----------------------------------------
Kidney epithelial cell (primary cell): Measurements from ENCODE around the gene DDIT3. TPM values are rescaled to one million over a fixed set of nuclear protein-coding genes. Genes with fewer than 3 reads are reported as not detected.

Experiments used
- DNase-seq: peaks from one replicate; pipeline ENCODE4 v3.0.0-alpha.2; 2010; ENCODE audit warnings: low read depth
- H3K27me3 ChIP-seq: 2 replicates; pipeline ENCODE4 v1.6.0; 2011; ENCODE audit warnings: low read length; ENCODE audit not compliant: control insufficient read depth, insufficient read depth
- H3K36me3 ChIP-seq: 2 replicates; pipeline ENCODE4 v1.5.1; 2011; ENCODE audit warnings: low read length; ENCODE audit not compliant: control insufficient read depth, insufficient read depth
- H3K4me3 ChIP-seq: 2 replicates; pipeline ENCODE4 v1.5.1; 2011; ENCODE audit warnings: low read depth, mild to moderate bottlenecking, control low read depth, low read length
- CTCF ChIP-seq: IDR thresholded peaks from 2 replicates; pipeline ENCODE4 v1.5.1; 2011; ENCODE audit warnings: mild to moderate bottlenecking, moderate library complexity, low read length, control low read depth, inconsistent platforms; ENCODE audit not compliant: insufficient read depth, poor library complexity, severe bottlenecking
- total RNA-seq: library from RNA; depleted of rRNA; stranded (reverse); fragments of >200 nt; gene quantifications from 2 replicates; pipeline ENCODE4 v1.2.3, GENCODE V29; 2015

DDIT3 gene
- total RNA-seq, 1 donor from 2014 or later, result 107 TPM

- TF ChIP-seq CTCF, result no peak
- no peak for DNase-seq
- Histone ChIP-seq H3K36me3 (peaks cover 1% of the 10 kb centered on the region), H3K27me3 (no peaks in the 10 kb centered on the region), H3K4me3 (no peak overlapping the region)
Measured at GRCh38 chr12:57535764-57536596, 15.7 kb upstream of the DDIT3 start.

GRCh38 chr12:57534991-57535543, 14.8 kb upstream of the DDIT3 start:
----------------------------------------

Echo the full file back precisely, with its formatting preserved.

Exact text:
Kidney epithelial cell (primary cell): Measurements from ENCODE around the gene DDIT3. TPM values are rescaled to one million over a fixed set of nuclear protein-coding genes. Genes with fewer than 3 reads are reported as not detected.

Experiments used
- DNase-seq: peaks from one replicate; pipeline ENCODE4 v3.0.0-alpha.2; 2010; ENCODE audit warnings: low read depth
- H3K27me3 ChIP-seq: 2 replicates; pipeline ENCODE4 v1.6.0; 2011; ENCODE audit warnings: low read length; ENCODE audit not compliant: control insufficient read depth, insufficient read depth
- H3K36me3 ChIP-seq: 2 replicates; pipeline ENCODE4 v1.5.1; 2011; ENCODE audit warnings: low read length; ENCODE audit not compliant: control insufficient read depth, insufficient read depth
- H3K4me3 ChIP-seq: 2 replicates; pipeline ENCODE4 v1.5.1; 2011; ENCODE audit warnings: low read depth, mild to moderate bottlenecking, control low read depth, low read length
- CTCF ChIP-seq: IDR thresholded peaks from 2 replicates; pipeline ENCODE4 v1.5.1; 2011; ENCODE audit warnings: mild to moderate bottlenecking, moderate library complexity, low read length, control low read depth, inconsistent platforms; ENCODE audit not compliant: insufficient read depth, poor library complexity, severe bottlenecking
- total RNA-seq: library from RNA; depleted of rRNA; stranded (reverse); fragments of >200 nt; gene quantifications from 2 replicates; pipeline ENCODE4 v1.2.3, GENCODE V29; 2015

DDIT3 gene
- total RNA-seq, 1 donor from 2014 or later, result 107 TPM

- TF ChIP-seq CTCF, result no peak
- no peak for DNase-seq
- Histone ChIP-seq H3K36me3 (peaks cover 1% of the 10 kb centered on the region), H3K27me3 (no peaks in the 10 kb centered on the region), H3K4me3 (no peak overlapping the region)
Measured at GRCh38 chr12:57535764-57536596, 15.7 kb upstream of the DDIT3 start.

GRCh38 chr12:57534991-57535543, 14.8 kb upstream of the DDIT3 start: